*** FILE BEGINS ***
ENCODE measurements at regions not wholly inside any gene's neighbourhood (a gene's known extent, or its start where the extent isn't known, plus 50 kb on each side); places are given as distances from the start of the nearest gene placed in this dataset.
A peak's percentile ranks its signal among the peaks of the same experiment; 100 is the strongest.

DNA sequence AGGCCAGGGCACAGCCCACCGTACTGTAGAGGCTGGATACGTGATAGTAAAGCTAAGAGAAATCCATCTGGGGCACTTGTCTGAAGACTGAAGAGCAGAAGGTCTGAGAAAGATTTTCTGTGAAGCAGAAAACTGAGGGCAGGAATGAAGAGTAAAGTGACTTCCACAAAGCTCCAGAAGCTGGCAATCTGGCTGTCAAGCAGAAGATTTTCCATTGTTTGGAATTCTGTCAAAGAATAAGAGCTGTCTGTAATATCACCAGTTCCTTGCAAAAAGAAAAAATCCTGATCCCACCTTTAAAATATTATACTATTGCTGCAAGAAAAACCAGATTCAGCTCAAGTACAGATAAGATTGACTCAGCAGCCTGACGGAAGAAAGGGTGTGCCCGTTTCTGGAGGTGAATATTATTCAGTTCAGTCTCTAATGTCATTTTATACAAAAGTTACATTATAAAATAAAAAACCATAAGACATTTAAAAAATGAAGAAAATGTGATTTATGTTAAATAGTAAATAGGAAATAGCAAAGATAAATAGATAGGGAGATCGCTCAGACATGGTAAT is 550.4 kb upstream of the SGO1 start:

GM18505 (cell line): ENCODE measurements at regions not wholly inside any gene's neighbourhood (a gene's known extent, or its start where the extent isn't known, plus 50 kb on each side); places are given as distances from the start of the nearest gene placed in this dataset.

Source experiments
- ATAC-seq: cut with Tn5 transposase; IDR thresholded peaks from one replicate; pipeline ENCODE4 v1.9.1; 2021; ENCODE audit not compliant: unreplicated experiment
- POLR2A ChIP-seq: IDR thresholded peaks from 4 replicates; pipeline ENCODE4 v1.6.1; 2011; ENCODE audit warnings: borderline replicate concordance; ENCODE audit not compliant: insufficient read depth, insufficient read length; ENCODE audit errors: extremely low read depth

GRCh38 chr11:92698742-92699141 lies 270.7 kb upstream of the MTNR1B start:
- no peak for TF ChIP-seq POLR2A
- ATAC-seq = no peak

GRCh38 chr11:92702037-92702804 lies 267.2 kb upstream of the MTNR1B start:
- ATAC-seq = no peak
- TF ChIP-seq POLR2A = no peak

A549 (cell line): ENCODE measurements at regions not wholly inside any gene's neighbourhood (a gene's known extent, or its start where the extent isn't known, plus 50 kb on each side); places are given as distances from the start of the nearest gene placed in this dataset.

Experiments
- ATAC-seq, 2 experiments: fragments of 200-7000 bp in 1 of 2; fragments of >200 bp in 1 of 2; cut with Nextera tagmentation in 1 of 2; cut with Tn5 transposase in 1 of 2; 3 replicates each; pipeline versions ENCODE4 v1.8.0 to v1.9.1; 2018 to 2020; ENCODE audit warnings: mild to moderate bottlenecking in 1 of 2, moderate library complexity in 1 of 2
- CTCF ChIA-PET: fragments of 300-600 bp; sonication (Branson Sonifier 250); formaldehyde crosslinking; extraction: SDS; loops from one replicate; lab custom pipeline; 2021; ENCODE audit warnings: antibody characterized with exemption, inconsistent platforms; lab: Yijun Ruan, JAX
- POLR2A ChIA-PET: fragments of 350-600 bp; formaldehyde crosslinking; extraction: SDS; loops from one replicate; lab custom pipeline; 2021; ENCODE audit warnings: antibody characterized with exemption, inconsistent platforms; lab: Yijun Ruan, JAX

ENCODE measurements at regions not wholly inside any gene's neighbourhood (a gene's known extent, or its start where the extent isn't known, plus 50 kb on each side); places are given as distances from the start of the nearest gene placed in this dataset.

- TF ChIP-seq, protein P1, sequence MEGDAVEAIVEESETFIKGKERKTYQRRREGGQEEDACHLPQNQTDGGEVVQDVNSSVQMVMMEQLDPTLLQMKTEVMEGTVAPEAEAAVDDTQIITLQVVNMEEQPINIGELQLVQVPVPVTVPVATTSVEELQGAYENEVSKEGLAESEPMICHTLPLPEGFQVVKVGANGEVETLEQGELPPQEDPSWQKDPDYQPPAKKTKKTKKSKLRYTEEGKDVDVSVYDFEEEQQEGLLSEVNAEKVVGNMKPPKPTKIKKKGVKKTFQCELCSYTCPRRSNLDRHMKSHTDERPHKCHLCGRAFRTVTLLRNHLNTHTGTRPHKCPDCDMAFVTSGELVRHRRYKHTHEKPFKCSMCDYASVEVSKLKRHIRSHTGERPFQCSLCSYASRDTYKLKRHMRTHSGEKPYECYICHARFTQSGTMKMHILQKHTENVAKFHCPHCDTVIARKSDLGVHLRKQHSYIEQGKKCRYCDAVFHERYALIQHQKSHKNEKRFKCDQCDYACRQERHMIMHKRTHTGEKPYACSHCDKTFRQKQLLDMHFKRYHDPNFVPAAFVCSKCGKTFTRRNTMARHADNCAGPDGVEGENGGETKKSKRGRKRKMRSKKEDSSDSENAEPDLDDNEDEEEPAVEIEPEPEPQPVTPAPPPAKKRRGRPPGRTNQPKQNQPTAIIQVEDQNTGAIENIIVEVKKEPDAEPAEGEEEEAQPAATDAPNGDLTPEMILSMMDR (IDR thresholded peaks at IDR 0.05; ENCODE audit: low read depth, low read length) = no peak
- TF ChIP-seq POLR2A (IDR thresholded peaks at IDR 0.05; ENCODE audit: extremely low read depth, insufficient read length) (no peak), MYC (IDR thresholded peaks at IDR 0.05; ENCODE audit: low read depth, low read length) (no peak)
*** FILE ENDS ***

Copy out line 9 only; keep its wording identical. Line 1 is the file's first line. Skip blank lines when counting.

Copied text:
- no peak for TF ChIP-seq POLR2A